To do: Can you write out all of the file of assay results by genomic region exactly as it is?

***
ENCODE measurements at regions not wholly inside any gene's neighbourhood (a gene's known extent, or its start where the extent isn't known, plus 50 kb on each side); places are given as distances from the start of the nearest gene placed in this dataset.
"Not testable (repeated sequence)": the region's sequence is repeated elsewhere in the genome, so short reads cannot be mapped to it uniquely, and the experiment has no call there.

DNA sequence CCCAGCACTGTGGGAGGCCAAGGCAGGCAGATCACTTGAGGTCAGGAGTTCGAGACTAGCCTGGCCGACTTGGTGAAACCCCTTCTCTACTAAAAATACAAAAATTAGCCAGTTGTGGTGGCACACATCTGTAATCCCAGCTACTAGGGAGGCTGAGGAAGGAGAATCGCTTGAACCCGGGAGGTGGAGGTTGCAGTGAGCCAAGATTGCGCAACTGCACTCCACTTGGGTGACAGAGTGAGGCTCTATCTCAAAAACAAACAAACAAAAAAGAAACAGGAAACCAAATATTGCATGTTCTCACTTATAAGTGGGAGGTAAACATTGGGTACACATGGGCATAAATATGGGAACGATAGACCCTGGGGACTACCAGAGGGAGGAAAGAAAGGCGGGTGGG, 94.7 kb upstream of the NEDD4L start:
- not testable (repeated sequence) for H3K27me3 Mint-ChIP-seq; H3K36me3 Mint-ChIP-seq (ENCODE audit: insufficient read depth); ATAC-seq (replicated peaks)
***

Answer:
ENCODE measurements at regions not wholly inside any gene's neighbourhood (a gene's known extent, or its start where the extent isn't known, plus 50 kb on each side); places are given as distances from the start of the nearest gene placed in this dataset.
"Not testable (repeated sequence)": the region's sequence is repeated elsewhere in the genome, so short reads cannot be mapped to it uniquely, and the experiment has no call there.

DNA sequence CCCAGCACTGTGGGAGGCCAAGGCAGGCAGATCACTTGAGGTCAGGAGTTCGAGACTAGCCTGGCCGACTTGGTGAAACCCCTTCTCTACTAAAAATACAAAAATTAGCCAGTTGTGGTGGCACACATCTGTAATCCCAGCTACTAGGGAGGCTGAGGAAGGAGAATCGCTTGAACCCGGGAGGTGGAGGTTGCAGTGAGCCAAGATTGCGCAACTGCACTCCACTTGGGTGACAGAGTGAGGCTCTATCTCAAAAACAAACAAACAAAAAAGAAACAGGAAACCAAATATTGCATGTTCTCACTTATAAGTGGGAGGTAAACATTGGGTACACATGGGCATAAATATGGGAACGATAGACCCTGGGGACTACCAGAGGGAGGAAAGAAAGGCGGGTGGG, 94.7 kb upstream of the NEDD4L start:
- not testable (repeated sequence) for H3K27me3 Mint-ChIP-seq; H3K36me3 Mint-ChIP-seq (ENCODE audit: insufficient read depth); ATAC-seq (replicated peaks)